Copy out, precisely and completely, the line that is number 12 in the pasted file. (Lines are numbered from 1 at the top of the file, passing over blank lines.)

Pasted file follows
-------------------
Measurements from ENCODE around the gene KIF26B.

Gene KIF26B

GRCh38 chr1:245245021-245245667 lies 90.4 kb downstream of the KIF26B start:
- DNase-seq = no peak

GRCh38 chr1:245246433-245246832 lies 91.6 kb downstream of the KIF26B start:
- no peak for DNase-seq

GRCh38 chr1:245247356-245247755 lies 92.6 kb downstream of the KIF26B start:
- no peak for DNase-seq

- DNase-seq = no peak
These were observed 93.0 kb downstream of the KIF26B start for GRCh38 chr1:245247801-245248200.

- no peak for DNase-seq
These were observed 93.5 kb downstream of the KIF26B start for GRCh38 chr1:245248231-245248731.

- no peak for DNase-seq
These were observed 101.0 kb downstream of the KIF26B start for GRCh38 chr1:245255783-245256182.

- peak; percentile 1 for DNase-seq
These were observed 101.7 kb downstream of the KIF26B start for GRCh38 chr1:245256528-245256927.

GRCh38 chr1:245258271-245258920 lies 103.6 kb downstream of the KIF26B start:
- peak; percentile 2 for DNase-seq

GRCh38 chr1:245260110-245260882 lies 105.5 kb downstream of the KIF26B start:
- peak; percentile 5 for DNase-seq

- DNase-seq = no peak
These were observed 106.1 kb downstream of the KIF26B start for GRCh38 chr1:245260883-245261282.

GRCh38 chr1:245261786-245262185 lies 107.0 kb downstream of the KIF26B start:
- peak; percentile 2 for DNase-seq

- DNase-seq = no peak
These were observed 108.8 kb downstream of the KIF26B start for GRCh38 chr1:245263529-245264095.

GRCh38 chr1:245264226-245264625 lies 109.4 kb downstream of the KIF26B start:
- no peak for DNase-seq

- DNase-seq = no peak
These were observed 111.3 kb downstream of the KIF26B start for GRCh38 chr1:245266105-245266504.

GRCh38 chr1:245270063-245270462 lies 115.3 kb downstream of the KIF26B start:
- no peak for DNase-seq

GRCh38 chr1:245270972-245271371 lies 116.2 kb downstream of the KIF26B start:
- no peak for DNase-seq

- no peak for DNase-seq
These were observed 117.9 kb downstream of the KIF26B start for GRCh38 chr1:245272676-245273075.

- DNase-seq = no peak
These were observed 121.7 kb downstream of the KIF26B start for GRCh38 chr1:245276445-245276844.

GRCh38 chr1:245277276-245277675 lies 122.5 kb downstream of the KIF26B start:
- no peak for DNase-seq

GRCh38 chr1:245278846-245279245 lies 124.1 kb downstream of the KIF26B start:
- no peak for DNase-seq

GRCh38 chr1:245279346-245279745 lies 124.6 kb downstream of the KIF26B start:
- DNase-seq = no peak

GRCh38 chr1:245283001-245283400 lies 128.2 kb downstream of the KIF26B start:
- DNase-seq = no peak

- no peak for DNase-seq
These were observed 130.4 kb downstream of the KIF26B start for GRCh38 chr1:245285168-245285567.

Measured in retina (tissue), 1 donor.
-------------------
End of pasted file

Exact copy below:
These were observed 93.5 kb downstream of the KIF26B start for GRCh38 chr1:245248231-245248731.